#15 Batman's Ace

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Posted 03 November 2011 - 01:37 PM


  • Aromantic
  • Homo
  • Bi
  • Pan
  • Hetero
  • Poly
  • (any more you suggest to me that fit)


I also heard of sapio. I have no idea how you can fit that in there since the attraction is based on a person's intelligence, not their sex/gender.

Maybe we could use inner and outer rings for stuff that bridges genders?
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#16 PiF

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Posted 03 November 2011 - 01:55 PM

as pictures they are pretty

as to explaining what asexuality is and isn't..the confusion just got added too

asexuality is not complex..it's the lack of sexual attraction..not on weekdays, not with that person but with this person, not only if you eat fish..it's the lack of sexual attraction

where it becomes complicated is when people try and bend/change/adapt that one definition ..to make it fit themselves..then declare that as the definition

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#17 Rynn

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Posted 04 November 2011 - 01:51 AM

as to explaining what asexuality is and isn't..the confusion just got added too



Objectives:
Show the parallel between sexual orientation and romantic orientation (Pie chart; Axis 1)
Show degrees in sexual attraction; it is not assumed, nor is it binary, but a spectrum. (Vertical scale; Axis 2)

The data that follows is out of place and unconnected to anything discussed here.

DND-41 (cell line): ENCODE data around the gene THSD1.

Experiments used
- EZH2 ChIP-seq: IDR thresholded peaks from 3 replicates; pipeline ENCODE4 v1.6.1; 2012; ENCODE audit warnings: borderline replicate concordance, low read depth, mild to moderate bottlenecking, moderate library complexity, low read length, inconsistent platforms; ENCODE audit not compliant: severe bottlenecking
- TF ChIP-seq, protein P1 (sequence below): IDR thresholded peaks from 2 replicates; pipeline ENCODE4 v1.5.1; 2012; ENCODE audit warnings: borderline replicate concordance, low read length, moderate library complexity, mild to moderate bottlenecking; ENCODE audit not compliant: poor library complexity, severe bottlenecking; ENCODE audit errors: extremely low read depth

I'm not explaining asexuality; I'm presenting a myriad of sexual orientations in a model that not only includes asexuality, but explains the degrees of sexual attraction between asexuality and sexuality. I'm tired of people whining about not being included in the LGBTQ community, yet they persist in using binary rhetoric that excludes them (asexuals vs sexuals). It's not a healthy way to view our community, ourselves, or others.

Just like one can view sexual orientation in a binary (gay vs straight), asexuals can view sexual attraction in the same sort of binary. Yes, I want to add visibility to those who've never heard of asexuality, but this is visibility that goes multiple ways. This is a graph which, in theory, has a commentary on sexual orientations in general, not just asexuality.

I appreciate your comments; making the clearest graphic possible requires this sort of feedback and I realize I'm going to have to really streamline this and clarify the data presented. I'll post updates later.